Journal

Journal

Middle Schools and the Problem With Research

Weirdly, I ran across two pieces of research about the Middle School Model within a couple days of each other and they got me thinking about how confusing study results can be for the casual reader. One study asserted that NCLB had destroyed the Middle School Model (MSM), affecting test performance, while another concluded that […]

Combatting Invisibility: Native Americans, State Standards, and Quality Resources

If you spend any time researching equity, you will begin to notice a pattern. It’s not a particularly overt pattern; it’s more like something that creeps into your field of vision from the edges. Only when you turn your full attention to it does it become glaringly obvious — so much so that you wonder […]

Indispensable Books for Equity #4: Cultivating Genius

Book #4 in this series on equity resources is Cultivating Genius: An Equity Framework for Culturally and Historically Responsive Literacy, by Gholdy Muhammad.  This book draws from the history of African American literary societies to create a framework for teaching and learning to address what is lacking in public schools for students of color: the […]

Indispensable Books for Equity #3: Mathematics for Equity

Book #3 in this series, Mathematics for Equity: A Framework for Successful Practice, edited by Na’ilah Suad Nasir, Carlos Cabana, Barbara Shreve, Estelle Woodbury, and Nicole Louie,  is one that got me very exited about Math instruction. As a former English teacher, that is not a sentence I ever thought I’d type, but the instructional […]

Indispensable Books for Equity #2: We Dare Say Love

The second book in our equity pedagogy series is We Dare Say Love: Supporting Achievement in the Educational Life of Black Boys, Edited by Na’ilah Suad Nasir, Jarvis R. Givens, and Christopher P. Chatmon.  This book chronicles the program begun in the Oakland Unified Schools to address their most at-risk and underserved population: Black male […]

Indispensable Books for Equity #1: What if All the Kids Are White?

I promised a series on books I’ve been reading to help inform our recommendations for Equity practices and to deepen our understanding of equity pedagogy.  Each of the books in the series (4 in all) approaches equity pedagogy from a different perspective, but all the books have a number of through lines in common.  They […]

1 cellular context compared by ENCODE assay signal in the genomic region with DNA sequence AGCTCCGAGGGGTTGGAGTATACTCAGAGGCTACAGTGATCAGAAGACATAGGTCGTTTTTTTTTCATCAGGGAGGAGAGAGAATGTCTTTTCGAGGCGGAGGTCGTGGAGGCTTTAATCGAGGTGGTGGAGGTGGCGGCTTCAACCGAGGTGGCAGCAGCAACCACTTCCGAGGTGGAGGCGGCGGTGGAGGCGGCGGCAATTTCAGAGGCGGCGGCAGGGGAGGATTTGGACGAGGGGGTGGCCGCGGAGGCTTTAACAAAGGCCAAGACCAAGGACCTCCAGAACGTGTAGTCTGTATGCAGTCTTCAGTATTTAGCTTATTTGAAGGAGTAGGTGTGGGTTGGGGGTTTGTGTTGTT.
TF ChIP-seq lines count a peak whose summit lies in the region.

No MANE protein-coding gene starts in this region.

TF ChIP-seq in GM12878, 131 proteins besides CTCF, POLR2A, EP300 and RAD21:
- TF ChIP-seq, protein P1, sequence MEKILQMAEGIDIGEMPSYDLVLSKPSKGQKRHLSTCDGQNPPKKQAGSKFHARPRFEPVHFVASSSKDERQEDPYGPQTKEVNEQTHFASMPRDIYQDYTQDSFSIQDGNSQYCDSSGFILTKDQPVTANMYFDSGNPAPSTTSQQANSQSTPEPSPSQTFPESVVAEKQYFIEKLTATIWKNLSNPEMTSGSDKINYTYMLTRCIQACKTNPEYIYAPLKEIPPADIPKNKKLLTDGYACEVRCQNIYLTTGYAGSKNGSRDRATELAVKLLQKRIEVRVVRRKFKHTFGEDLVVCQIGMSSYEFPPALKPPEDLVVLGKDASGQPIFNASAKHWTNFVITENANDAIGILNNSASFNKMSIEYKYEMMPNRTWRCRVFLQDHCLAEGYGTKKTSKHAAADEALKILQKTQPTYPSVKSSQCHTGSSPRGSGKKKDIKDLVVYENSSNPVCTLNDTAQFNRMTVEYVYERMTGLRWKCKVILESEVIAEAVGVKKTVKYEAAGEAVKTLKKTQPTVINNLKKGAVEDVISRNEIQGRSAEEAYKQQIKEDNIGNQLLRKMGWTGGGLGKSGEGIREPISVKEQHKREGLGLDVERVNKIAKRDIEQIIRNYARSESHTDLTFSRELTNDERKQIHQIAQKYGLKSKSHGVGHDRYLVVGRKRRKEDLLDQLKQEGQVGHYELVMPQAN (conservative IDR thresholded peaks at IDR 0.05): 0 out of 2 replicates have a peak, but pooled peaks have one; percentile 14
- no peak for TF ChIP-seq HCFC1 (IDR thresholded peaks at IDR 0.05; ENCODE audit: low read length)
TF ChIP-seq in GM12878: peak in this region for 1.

The Problem with ‘Proficient’

Back in 2016, there was a little kerfuffle about how the term ‘Proficient’ as a measure of student ability on standardized tests should be interpreted.  In a nutshell, the education news site The 74 noted that “2 out of 3 8th graders in this country cannot read or do math at grade level,” an assertion […]

Using Writing in Math to Deepen Understanding

When we evaluate student work artifacts — the actual work students are asked to do in the classroom — one thing we count as an important strength is evidence of writing in math class. Until relatively recently, the use of writing in math was almost non-existent.  The Common Core helped usher in some use of […]

Knowing What We Don’t Know

A story: Back in the late ’90s, a colleague of mine was teaching a World Literature class and had included modern literature from the Balkans.  She asked some Bosnian immigrant students who were all 15-18 years old to serve on a panel to help her students have some perspective on the literature. All the kids […]

Awareness + Accountability for Practice = Change

Nothing in public education has as much impact on student success as the classroom teacher.  One study found that in 1 year, the most effective teachers could boost the scores of their low-achieving students an average of 39 percentile points compared to similar low-achieving students who had ineffective teachers. ¹ So districts wanting to make […]